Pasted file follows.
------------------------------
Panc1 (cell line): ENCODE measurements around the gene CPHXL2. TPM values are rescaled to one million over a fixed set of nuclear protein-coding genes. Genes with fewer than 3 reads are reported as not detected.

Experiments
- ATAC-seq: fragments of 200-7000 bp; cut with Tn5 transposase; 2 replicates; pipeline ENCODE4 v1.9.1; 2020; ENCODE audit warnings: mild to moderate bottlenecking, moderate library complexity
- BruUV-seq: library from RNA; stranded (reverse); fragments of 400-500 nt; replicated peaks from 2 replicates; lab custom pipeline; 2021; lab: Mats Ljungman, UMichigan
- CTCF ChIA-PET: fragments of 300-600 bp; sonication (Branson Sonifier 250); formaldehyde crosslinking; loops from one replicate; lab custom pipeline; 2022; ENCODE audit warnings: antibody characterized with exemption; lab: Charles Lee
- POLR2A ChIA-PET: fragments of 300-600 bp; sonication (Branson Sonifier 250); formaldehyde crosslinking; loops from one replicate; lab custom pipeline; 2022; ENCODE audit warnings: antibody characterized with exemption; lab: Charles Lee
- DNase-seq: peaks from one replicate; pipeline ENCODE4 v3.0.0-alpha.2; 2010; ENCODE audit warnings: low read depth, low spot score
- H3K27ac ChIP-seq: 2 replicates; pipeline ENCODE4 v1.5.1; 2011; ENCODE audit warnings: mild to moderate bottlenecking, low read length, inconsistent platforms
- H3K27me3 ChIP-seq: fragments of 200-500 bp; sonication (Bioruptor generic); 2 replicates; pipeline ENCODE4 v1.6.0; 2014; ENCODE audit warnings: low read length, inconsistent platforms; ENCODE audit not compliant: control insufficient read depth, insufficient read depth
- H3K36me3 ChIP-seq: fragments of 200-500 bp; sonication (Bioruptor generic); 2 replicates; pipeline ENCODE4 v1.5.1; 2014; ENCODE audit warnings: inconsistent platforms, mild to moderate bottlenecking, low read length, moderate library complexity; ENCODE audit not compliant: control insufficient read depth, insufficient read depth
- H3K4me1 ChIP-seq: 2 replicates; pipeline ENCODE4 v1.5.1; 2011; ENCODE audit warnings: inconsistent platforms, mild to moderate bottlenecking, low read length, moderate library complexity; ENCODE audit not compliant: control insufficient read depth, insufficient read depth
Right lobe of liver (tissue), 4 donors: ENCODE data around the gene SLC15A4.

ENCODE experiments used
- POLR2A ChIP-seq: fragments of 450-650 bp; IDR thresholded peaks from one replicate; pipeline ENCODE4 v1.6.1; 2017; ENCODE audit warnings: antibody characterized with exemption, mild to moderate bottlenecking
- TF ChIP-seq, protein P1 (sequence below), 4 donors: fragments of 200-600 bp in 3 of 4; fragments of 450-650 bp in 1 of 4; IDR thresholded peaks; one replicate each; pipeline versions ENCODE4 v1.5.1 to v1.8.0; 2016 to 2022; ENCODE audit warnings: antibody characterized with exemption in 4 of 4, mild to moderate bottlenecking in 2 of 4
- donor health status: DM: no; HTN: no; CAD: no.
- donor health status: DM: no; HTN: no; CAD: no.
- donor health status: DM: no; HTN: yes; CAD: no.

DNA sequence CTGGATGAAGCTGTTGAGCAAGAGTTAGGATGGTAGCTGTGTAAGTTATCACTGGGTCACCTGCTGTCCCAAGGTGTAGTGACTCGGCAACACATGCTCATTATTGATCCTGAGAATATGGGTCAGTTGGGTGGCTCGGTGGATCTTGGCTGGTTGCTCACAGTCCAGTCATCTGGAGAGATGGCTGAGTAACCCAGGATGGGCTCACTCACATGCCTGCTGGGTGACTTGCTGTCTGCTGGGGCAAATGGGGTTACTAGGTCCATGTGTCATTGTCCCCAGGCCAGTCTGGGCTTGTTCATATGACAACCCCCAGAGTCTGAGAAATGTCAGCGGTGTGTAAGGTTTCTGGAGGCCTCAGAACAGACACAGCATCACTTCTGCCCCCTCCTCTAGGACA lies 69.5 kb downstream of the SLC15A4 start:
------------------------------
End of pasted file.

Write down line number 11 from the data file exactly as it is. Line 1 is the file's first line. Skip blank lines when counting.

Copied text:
- H3K4me1 ChIP-seq: 2 replicates; pipeline ENCODE4 v1.5.1; 2011; ENCODE audit warnings: inconsistent platforms, mild to moderate bottlenecking, low read length, moderate library complexity; ENCODE audit not compliant: control insufficient read depth, insufficient read depth